Go­ing for Gold

16-year-old Lexi Hampo, a third-de­gree black belt, takes top in­ter­na­tional hon­ors

The Sentinel-Record - HER - Hot Springs - - News -

W hile most teenagers were spend­ing their sum­mer on the lake or learn­ing how to drive their first set of wheels, 16-year-old Lexi Hampo was spar­ring for gold medals on an­other con­ti­nent at the World Taek­wondo Cham­pi­onships.

But, she would rather peo­ple think of her as just a nor­mal kid – who could pos­si­bly kick their butts.

Taek­wondo, which is of­ten con­fused with its Ja­panese cousin, Karate, is a mar­tial art de­vel­oped in Korea in the 1940s by Maj. Gen. Choi Hong Hi as a dis­ci­pline and self de­fense sys­tem for his troops in the South Korea in­fantry. The sport was rec­og­nized as the most pop­u­lar mar­tial art in 1989 and be­came an of­fi­cial Olympic sport at the 2000 Syd­ney Games. Hampo be­gan her train­ing at the age of 3 at a lo­cal do­jang (gym) in Foun­tain Lake.

“I don’t re­ally re­mem­ber life with­out Taek­wondo,” Hampo said. “My mother en­rolled my two older sib­lings and I guess they just threw me in the mix and I held my own.”

When she isn’t in school at the Arkansas School for Math­e­mat­ics, Sciences, and the Arts, Lexi and her fam­ily re­lax at the Foun­tain Lake home they lov­ingly call Ham­poland.

“We are a close fam­ily and we are all weird and creative in our own ways,” she said, with a laugh. “There is rarely a dull mo­ment around our house, I love it, but I’m prob­a­bly the best fighter.”

Hampo quickly moved up the ranks in Taek­wondo — graded by belt color — and has been a black belt for the past five years. Earn­ing a black belt is as hard as one would think it is.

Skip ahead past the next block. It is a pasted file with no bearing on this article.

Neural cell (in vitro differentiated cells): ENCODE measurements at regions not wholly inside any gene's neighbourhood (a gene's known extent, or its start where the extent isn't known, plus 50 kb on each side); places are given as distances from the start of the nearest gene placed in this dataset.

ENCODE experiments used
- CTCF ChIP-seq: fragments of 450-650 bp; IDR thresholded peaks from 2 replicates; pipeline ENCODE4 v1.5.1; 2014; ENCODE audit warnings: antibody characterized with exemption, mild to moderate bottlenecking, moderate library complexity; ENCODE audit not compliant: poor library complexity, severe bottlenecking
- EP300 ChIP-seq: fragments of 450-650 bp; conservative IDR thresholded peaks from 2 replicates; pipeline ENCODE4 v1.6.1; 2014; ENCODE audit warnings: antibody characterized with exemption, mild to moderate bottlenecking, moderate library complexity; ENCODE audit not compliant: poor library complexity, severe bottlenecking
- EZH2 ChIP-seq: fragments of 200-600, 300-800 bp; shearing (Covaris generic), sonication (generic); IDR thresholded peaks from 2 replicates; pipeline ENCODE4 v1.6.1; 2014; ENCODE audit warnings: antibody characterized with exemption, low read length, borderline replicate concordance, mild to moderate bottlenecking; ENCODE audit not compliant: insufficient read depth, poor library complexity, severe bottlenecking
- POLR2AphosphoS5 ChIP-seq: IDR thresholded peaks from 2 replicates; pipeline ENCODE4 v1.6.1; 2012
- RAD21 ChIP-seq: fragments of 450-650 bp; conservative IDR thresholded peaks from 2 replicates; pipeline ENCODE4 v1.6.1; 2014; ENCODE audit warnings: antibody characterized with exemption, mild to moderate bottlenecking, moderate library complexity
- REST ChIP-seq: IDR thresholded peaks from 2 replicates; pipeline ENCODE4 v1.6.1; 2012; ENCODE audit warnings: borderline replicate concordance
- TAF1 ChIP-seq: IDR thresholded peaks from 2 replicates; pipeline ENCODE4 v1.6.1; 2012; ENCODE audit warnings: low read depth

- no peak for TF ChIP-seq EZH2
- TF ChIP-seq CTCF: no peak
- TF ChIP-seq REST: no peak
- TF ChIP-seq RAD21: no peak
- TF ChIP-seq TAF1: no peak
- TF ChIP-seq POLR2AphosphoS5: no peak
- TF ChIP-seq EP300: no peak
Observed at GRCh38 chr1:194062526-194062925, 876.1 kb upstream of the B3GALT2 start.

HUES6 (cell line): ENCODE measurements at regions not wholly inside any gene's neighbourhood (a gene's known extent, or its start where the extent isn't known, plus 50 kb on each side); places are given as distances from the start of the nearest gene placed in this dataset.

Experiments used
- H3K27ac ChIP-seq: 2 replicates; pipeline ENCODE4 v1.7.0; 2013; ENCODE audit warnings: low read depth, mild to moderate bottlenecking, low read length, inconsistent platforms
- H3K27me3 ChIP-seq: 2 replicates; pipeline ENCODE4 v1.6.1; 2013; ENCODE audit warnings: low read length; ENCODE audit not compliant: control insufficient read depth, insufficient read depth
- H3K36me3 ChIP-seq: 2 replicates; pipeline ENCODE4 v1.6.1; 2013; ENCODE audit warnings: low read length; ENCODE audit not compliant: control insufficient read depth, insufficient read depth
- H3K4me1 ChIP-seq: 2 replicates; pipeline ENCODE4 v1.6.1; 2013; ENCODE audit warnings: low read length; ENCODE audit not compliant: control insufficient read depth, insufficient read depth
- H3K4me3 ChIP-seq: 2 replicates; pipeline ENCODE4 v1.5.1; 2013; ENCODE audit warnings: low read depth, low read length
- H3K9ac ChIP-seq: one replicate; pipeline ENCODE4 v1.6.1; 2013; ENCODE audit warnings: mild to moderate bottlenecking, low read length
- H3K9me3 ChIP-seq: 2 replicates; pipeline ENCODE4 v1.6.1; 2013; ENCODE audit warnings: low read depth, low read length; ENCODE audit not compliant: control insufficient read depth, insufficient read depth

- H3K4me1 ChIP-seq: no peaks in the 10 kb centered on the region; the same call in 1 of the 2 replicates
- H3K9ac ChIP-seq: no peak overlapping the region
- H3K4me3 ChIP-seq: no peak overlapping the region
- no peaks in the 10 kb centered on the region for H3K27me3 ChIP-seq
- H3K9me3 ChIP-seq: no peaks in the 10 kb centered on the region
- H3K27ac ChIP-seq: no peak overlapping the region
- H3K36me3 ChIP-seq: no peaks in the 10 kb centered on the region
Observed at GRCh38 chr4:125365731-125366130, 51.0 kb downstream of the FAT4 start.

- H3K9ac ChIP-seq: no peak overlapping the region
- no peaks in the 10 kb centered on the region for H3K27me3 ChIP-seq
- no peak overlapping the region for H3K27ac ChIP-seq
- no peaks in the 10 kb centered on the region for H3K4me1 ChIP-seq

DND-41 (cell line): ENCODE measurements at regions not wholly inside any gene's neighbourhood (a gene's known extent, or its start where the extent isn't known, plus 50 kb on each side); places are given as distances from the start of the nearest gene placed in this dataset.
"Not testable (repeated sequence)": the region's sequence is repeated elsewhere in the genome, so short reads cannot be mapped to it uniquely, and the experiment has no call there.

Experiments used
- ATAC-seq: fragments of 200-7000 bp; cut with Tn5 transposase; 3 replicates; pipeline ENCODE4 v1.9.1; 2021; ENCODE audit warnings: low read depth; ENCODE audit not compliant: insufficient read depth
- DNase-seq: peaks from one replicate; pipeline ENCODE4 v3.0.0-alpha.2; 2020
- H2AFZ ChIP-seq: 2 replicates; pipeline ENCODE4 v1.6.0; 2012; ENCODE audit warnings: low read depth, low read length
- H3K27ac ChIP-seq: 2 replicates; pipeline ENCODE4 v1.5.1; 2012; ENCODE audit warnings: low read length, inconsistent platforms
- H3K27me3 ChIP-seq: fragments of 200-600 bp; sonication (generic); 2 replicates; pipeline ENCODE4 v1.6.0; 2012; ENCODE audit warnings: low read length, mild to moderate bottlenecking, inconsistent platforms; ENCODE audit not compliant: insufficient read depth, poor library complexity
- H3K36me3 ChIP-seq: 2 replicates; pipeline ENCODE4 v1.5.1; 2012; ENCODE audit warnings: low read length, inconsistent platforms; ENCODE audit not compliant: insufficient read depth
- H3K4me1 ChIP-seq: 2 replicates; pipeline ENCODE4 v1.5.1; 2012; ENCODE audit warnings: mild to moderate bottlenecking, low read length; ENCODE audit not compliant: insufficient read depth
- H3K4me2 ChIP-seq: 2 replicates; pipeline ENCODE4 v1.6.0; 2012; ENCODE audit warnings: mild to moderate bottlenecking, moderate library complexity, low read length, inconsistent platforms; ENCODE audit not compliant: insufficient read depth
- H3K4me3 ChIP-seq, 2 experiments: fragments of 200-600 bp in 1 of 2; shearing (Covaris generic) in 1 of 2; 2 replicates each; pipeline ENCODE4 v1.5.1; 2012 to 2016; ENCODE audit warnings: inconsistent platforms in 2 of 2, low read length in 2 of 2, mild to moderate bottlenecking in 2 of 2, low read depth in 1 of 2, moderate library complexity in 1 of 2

A year-long test­ing reg­i­men is re­quired to re­ceive the first of nine de­grees of the rank of black belt. Upon re­ceiv­ing the ninth de­gree,

the stu­dent be­comes a grand mas­ter. There are only nine liv­ing grand masters in the World Taek­wondo As­so­ci­a­tion, and one of them is an­other Hot Springs na­tive, Scott McNeely.

“You have a great op­por­tu­nity in this sport to learn from great teach­ers and role mod­els. Know­ing that there is a grand mas­ter from your home­town makes you want achieve the most that you can,” she said.

She earned her third-de­gree black belt two weeks be­fore the world cham­pi­onships.

“Pass­ing that test re­ally boosted my con­fi­dence go­ing into the world cham­pi­onships. It is an in­cred­i­bly hard test and an in­cred­i­ble honor to reach this rank.”

The cham­pi­onships were held in Coven­try, Eng­land, July 12-14 in an old ice skat­ing rink with no air conditioning.

“I think the hu­mid­ity in the gym gave the com­pe­ti­tion an old world feel,” Hampo said. “The tem­per­a­ture didn’t re­ally have an ef­fect on me. That gym had noth­ing on an Arkansas sum­mer.” The South­ern ad­van­tage paid off. Thou­sands com­peted for the chance to make it to the in­ter­na­tional stage and only 45 that got the chance to rep­re­sent the U.S.

Hampo qual­i­fied to com­pete in in­di­vid­ual and team cat­e­gories, and her spar­ring team beat out 14 other teams to take home the gold medal, be­com­ing the first Amer­i­can team to win on its first trip to the tour­na­ment.

“It’s a great feel­ing to win at that level,” she said. “It was the trip of a life­time, but bring­ing home a gold medal was the real ac­com­plish­ment.”

Af­ter the tour­na­ment, Hampo got the chance to re­lax and be a tourist around Eng­land and Scot­land.

“The Scot­tish High­lands were beau­ti­ful. I saw at least a dozen cas­tles in one day.”

To cover the ex­penses of the trip, she started an IndieGoGo cam­paign and raised sev­eral thou­sand dollars to donors with the prom­ise of free lessons in ex­change. “This sport has en­grained in me a re­spect for self and for oth­ers,” Hampo said, “I love that I get to share such a dis­ci­plined art with oth­ers now.”

As for the rest of her sum­mer va­ca­tion, Hampo said she is back to the ev­ery­day pas­times of spend­ing her time with fam­ily and teach­ing Taek­wondo. Though her ex­pe­ri­ence in the world cham­pi­onships has left her with mem­o­ries she won’t soon for­get.

Lexi Hampo, 16, of Hot Springs, demon­strates a kick. Hampo re­cently won a gold medal in Coven­try, Eng­land, in the Tae Kwon Do World Cham­pi­onships.

Newspapers in English

Newspapers from USA

© PressReader. All rights reserved.